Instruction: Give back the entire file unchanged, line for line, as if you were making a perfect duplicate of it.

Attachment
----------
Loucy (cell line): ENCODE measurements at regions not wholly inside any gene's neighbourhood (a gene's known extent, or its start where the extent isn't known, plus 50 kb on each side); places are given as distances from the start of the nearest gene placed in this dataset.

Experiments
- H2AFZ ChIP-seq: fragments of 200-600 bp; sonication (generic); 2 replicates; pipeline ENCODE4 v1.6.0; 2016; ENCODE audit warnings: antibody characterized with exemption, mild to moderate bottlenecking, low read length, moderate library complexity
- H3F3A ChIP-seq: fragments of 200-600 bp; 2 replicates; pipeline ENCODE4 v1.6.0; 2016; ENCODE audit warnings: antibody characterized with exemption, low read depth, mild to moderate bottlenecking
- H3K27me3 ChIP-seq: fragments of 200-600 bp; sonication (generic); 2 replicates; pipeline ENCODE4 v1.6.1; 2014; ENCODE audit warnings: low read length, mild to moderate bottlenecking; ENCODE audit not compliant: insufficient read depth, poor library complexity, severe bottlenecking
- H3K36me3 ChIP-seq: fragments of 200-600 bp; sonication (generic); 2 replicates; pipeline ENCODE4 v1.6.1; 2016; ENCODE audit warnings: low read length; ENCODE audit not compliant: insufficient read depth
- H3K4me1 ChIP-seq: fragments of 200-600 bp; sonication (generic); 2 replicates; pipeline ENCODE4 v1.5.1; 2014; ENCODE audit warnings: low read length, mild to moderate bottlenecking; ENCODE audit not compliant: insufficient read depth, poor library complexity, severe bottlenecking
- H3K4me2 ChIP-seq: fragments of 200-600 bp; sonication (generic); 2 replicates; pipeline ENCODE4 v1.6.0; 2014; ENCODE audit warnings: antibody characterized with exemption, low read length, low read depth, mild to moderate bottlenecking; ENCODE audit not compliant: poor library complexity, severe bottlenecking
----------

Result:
Loucy (cell line): ENCODE measurements at regions not wholly inside any gene's neighbourhood (a gene's known extent, or its start where the extent isn't known, plus 50 kb on each side); places are given as distances from the start of the nearest gene placed in this dataset.

Experiments
- H2AFZ ChIP-seq: fragments of 200-600 bp; sonication (generic); 2 replicates; pipeline ENCODE4 v1.6.0; 2016; ENCODE audit warnings: antibody characterized with exemption, mild to moderate bottlenecking, low read length, moderate library complexity
- H3F3A ChIP-seq: fragments of 200-600 bp; 2 replicates; pipeline ENCODE4 v1.6.0; 2016; ENCODE audit warnings: antibody characterized with exemption, low read depth, mild to moderate bottlenecking
- H3K27me3 ChIP-seq: fragments of 200-600 bp; sonication (generic); 2 replicates; pipeline ENCODE4 v1.6.1; 2014; ENCODE audit warnings: low read length, mild to moderate bottlenecking; ENCODE audit not compliant: insufficient read depth, poor library complexity, severe bottlenecking
- H3K36me3 ChIP-seq: fragments of 200-600 bp; sonication (generic); 2 replicates; pipeline ENCODE4 v1.6.1; 2016; ENCODE audit warnings: low read length; ENCODE audit not compliant: insufficient read depth
- H3K4me1 ChIP-seq: fragments of 200-600 bp; sonication (generic); 2 replicates; pipeline ENCODE4 v1.5.1; 2014; ENCODE audit warnings: low read length, mild to moderate bottlenecking; ENCODE audit not compliant: insufficient read depth, poor library complexity, severe bottlenecking
- H3K4me2 ChIP-seq: fragments of 200-600 bp; sonication (generic); 2 replicates; pipeline ENCODE4 v1.6.0; 2014; ENCODE audit warnings: antibody characterized with exemption, low read length, low read depth, mild to moderate bottlenecking; ENCODE audit not compliant: poor library complexity, severe bottlenecking